Migrant workers often sleep in the fields, beneath trees, and without bed nets. Their work in the fields also often continues into the evening. This is why they are at very high risk of exposure to bites of mosquitoes as well as sandflies. Both vectors for malaria and kala azar tend to bite between dusk and dawn.
Once sick, most migrant workers do not have family support to fall back on, and many become destitute. They also have limited access to services such as free health care, as they are not residents of the area.
10. High prevalence of HIV
This young mostly male population is affected by a relatively high prevalence of HIV infection. The combination of these two diseases that severely weakens the immune system is a further challenge for effectively treating patients as it is almost impossible to cure. While a person with a healthy immune system treated for kala azar will develop an immunity against the disease that will last for many years, HIV co-infected people cannot generate this immunity so they will keep relapsing and eventually become unresponsive to treatment and die.
11. MSF’s health centre in Abdurafi unique space in kala azar research
To respond to the high mortality rate of HIV co-infected patients, over the past 20 years, MSF’s kala azar treatment centre in Abdurafi has become a unique and crucial space in research on management of co-infected patients. It is one of the very few places where treatment for kala azar is available and accessible, and where research has been advancing.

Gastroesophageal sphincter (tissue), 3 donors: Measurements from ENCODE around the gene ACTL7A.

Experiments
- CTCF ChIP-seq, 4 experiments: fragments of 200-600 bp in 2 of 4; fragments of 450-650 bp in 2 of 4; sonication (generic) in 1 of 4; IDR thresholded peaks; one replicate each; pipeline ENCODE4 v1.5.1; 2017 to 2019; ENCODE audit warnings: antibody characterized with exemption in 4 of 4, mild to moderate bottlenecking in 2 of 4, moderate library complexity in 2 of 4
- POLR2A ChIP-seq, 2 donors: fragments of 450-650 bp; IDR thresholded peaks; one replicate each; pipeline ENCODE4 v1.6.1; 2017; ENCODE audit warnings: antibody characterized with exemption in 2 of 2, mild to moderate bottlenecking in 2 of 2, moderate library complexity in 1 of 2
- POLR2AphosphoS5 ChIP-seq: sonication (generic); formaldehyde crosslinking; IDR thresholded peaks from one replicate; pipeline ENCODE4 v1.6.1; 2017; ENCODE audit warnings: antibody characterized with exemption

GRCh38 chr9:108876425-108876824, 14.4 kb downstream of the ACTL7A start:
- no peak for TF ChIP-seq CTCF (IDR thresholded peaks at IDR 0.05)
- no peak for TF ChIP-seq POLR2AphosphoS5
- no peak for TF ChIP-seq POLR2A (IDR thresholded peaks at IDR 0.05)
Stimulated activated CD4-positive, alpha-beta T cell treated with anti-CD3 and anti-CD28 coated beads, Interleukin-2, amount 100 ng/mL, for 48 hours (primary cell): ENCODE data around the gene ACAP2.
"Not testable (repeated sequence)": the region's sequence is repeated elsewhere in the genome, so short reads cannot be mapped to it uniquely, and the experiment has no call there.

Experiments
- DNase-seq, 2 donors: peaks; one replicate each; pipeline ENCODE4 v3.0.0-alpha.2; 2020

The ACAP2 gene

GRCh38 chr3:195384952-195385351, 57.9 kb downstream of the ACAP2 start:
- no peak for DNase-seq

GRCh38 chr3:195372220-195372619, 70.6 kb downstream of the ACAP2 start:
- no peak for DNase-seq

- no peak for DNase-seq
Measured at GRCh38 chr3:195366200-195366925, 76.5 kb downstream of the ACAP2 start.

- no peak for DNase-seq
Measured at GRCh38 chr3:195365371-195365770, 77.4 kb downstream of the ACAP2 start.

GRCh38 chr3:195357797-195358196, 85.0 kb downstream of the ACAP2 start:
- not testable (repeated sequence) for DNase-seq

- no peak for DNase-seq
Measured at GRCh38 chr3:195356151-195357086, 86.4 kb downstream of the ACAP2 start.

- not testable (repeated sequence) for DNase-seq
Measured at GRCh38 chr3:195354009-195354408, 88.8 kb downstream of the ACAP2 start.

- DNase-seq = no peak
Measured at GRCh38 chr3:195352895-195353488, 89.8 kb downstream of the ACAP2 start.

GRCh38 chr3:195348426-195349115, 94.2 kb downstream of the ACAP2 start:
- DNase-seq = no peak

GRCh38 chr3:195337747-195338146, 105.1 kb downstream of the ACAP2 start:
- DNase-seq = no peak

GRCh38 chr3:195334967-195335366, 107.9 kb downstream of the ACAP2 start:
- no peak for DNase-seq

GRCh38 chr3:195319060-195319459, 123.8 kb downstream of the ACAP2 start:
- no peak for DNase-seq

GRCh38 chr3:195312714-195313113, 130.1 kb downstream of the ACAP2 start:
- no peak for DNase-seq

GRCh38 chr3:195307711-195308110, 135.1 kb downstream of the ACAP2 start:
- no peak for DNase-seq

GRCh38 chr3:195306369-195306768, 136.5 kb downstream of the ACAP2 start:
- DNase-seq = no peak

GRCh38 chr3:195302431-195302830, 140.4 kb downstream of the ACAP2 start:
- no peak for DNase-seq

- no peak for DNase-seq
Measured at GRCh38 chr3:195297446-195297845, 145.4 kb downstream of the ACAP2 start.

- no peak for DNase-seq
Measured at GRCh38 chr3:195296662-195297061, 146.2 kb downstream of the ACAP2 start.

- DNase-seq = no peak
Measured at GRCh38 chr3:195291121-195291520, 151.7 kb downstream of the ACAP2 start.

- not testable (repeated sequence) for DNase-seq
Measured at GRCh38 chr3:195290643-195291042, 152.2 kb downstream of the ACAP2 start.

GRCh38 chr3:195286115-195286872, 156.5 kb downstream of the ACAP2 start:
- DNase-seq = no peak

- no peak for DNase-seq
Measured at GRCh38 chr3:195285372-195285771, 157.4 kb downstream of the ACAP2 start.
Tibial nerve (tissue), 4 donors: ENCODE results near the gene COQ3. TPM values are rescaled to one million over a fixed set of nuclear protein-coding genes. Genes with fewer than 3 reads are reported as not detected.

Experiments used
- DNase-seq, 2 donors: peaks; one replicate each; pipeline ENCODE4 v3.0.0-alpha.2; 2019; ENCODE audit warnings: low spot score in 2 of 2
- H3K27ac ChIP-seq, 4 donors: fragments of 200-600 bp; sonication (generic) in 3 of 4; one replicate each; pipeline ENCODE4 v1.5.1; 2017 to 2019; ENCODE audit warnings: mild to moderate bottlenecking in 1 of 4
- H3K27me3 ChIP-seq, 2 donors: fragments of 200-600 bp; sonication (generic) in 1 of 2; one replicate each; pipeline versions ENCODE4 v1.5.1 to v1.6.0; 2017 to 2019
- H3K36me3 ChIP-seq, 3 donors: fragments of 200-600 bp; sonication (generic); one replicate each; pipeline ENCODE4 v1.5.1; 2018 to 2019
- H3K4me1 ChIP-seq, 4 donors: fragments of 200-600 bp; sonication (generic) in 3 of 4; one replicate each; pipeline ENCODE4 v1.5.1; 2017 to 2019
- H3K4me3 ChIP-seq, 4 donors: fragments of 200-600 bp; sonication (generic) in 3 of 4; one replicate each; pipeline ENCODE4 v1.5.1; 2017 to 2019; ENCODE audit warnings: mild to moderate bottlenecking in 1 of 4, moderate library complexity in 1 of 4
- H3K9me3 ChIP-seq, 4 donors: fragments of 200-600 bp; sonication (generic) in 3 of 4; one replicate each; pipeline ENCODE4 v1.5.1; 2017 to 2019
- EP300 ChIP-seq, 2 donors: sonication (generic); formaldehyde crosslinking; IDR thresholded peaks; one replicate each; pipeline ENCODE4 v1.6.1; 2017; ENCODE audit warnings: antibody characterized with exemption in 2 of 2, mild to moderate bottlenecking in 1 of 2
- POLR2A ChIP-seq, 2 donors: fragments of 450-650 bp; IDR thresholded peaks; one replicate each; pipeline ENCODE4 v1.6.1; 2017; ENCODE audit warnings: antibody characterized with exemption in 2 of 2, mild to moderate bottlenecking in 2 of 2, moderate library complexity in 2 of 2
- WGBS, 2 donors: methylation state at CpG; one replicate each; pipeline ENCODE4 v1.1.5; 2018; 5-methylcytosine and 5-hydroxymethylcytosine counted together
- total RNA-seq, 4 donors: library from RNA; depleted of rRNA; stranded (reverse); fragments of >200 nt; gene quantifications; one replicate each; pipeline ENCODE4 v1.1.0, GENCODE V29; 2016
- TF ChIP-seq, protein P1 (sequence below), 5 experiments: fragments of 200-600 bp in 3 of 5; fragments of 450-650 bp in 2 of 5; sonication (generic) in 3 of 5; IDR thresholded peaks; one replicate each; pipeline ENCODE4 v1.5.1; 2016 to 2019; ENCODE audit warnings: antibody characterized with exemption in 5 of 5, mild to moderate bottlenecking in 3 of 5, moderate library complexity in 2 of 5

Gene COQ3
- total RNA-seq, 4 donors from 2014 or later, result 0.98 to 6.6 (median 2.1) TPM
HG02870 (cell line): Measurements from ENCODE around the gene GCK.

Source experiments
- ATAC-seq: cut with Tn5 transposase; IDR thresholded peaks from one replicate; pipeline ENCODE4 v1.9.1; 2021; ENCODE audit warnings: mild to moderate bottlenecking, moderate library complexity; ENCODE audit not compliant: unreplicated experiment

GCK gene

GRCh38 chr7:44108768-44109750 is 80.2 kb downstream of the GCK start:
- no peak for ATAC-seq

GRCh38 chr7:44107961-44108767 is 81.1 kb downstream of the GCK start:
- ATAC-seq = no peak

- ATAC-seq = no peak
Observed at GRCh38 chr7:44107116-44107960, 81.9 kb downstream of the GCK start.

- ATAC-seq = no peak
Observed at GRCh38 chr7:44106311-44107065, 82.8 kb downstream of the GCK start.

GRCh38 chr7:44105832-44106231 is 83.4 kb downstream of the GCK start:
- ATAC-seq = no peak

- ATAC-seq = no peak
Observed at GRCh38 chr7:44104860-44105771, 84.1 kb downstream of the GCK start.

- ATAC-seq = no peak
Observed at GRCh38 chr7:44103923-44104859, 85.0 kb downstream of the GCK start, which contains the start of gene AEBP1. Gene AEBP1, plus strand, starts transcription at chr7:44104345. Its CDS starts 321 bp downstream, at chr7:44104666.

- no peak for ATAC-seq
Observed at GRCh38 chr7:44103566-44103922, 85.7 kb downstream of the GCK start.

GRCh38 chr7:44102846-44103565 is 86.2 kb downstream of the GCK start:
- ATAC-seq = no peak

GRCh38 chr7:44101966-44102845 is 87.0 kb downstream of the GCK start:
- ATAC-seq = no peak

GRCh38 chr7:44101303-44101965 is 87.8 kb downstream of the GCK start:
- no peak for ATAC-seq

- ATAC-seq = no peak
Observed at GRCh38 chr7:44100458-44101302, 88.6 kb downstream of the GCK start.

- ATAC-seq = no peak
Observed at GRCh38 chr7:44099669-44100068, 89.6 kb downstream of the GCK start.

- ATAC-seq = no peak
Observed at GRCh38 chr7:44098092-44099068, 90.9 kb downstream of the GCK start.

12. Research in Abdurafi leads to global policy change
Several studies carried out with research partners, such as the University of Gondar and the Drugs for Neglected Disease Initiative (DNDI) to try and improve the management and the treatment outcomes of HIV co-infected kala azar patients, resulted in global policy changes.
Fikre Ezezew, MSF lab technician is seen working at MSF’s Abdurafi health center that offers treatment to people affected by Kala-azar and victims of snakebite.
13. New drug combination with better treatment outcomes
Research resulted in the combination of two drugs that have a different mode of action to obtain a better treatment outcome for patients. The new treatment was shown to have an 88% efficacy rate compared to the previous standard treatment of 55% efficacy rate.
14. 7,000 people with kala azar treated in Abdurafi
Ethiopia is one of the countries heavily affected by kala azar, with thousands of cases reported annually. In these 20 years, in Abdurafi alone, we have treated more than 7,000 people with kala azar. Overall, in Ethiopia, we treated more than 15,000 people for kala azar.